Justice Carol Hunstein.
Justice Carol Hunstein. (Photo: John Disney/ALM)

The Georgia Supreme Court has ruled that a student who posted on Facebook about taking an assault rifle to school cannot find protection in the Constitution.

“Lord, please save me before o [sic] get the chopper out and make Columbine look childish,” Devon Major said in September 2014 post on his Facebook page complaining about his charter high school, Lanier Career Academy in Hall County. A school resource officer saw the post and reported it to police and the principal.

“City chopper” is a term for an AK 47 assault rifle, according to the Urban Dictionary.

Major admitted posting the statement. He was arrested and charged with threatening to commit a crime of violence against another “in reckless disregard of causing such terror” in violation of Georgia law.

Defense counsel John Walter Rick, formerly with the Hall County Public Defender’s Office, challenged the indictment, arguing that the statute is unconstitutional because it is vague and overbroad in violation of the First Amendment right to free speech and Fourteenth Amendment right to due process.

The public defender argued that the statute punishes protected speech by focusing on the state of mind of the person receiving the threat, rather than the speaker, and that recklessness does not require a showing of specific intent and therefore does not meet the definition of a “true threat.”

“We disagree,” wrote Justice Carol Hunstein in a unanimous opinion released Monday. “It is well established that recklessness requires a person to act with ‘conscious disregard for the safety of others.’”

“Contrary to Major’s assertions, recklessness clearly requires an analysis of the accused’s state of mind at the time of the crime alleged,” Hunstein said.

She also rejected Major’s argument that recklessly communicating a threat of violence does not meet the definition of a “true threat.”

“The United States Supreme Court has defined a true threat to include ‘those statements where the speaker means to communicate a serious expression of an intent to commit an act of unlawful violence to a particular individual or group of individuals,’” Hunstein said. “The speaker need not actually intend to carry out the threat.”

The justices upheld Hall County Superior Court Judge Bonnie Oliver in denying Major’s motion to dismiss the charge on constitutional grounds, siding with Northeastern Circuit District Attorney Lee Darragh and Georgia Deputy Attorney General Patricia Burton. The attorneys could not be reached immediately for comment.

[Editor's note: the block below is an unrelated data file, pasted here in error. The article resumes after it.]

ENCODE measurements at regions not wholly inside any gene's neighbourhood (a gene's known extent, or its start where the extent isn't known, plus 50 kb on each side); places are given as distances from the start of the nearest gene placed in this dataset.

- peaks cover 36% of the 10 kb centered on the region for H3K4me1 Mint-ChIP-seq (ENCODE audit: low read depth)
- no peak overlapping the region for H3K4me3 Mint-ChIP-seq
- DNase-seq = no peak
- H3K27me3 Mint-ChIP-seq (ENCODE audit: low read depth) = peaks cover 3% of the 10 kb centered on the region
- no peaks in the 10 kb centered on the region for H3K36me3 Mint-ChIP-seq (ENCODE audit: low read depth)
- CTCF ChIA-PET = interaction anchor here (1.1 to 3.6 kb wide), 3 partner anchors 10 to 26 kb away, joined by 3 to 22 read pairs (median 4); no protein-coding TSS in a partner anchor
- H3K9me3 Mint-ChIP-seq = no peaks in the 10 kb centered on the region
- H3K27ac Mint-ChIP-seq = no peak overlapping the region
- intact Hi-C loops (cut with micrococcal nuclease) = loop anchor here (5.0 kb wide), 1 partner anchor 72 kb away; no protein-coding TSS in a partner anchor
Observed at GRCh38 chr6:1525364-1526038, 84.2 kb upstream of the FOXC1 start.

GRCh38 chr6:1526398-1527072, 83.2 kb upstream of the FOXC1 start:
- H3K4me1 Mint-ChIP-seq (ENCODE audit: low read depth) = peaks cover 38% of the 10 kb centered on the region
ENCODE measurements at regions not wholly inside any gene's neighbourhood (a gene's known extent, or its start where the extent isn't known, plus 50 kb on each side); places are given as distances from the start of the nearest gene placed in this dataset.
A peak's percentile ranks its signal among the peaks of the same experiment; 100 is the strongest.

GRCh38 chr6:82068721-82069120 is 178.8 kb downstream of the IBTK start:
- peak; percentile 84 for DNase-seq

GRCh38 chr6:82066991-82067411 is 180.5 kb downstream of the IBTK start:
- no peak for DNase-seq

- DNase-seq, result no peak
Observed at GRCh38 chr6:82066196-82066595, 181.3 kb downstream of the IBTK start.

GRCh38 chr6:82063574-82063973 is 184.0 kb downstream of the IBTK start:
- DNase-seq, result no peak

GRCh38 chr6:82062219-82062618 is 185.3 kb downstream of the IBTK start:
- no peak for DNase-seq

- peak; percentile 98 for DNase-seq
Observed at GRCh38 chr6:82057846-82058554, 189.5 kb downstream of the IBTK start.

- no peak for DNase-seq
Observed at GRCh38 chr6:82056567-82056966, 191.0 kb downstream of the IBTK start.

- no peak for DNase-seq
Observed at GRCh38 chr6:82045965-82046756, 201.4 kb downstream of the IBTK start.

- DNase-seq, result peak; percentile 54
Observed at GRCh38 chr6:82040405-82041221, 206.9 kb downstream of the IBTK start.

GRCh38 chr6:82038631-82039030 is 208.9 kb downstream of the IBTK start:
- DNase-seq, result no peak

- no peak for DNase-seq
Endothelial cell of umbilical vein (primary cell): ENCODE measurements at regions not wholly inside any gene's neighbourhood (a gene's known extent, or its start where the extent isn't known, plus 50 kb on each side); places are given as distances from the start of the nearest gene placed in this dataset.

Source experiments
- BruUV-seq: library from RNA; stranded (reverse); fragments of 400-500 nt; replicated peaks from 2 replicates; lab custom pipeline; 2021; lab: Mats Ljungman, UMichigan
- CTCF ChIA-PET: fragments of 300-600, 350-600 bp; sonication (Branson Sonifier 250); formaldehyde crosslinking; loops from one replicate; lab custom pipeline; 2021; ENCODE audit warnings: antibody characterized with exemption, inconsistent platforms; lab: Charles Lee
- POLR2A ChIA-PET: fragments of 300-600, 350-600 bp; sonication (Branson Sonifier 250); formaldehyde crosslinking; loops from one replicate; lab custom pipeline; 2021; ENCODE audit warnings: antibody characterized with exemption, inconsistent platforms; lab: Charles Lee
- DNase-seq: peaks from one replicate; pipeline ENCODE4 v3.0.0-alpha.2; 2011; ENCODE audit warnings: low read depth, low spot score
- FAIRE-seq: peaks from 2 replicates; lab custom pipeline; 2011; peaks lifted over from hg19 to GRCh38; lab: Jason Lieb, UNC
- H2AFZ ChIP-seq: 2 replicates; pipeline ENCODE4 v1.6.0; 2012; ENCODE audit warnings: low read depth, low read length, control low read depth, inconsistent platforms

Hunstein also rejected the argument the phrase, “Lord, please save me,” in the post was therapeutic or religious in nature and did not reflect an intent to commit a violent act.

“Whether an accused acted with the required criminal intent is a question of fact reserved for the jury, not this court,” Hunstein wrote. “Based on the evidence in the record before us, we find that the statute has not been unconstitutionally applied to Major.”

The Georgia Supreme Court has ruled that a student who posted on Facebook about taking an assault rifle to school cannot find protection in the Constitution.

“Lord, please save me before o [sic] get the chopper out and make Columbine look childish,” Devon Major said in September 2014 post on his Facebook page complaining about his charter high school, Lanier Career Academy in Hall County. A school resource officer saw the post and reported it to police and the principal.

“City chopper” is a term for an AK 47 assault rifle, according to the Urban Dictionary.

Major admitted posting the statement. He was arrested and charged with threatening to commit a crime of violence against another “in reckless disregard of causing such terror” in violation of Georgia law.

Defense counsel John Walter Rick, formerly with the Hall County Public Defender’s Office, challenged the indictment, arguing that the statute is unconstitutional because it is vague and overbroad in violation of the First Amendment right to free speech and Fourteenth Amendment right to due process.

The public defender argued that the statute punishes protected speech by focusing on the state of mind of the person receiving the threat, rather than the speaker, and that recklessness does not require a showing of specific intent and therefore does not meet the definition of a “true threat.”

“We disagree,” wrote Justice Carol Hunstein in a unanimous opinion released Monday. “It is well established that recklessness requires a person to act with ‘conscious disregard for the safety of others.’”

“Contrary to Major’s assertions, recklessness clearly requires an analysis of the accused’s state of mind at the time of the crime alleged,” Hunstein said.

She also rejected Major’s argument that recklessly communicating a threat of violence does not meet the definition of a “true threat.”

“The United States Supreme Court has defined a true threat to include ‘those statements where the speaker means to communicate a serious expression of an intent to commit an act of unlawful violence to a particular individual or group of individuals,’” Hunstein said. “The speaker need not actually intend to carry out the threat.”

The justices upheld Hall County Superior Court Judge Bonnie Oliver in denying Major’s motion to dismiss the charge on constitutional grounds, siding with Northeastern Circuit District Attorney Lee Darragh and Georgia Deputy Attorney General Patricia Burton. The attorneys could not be reached immediately for comment.

Hunstein also rejected the argument the phrase, “Lord, please save me,” in the post was therapeutic or religious in nature and did not reflect an intent to commit a violent act.

“Whether an accused acted with the required criminal intent is a question of fact reserved for the jury, not this court,” Hunstein wrote. “Based on the evidence in the record before us, we find that the statute has not been unconstitutionally applied to Major.”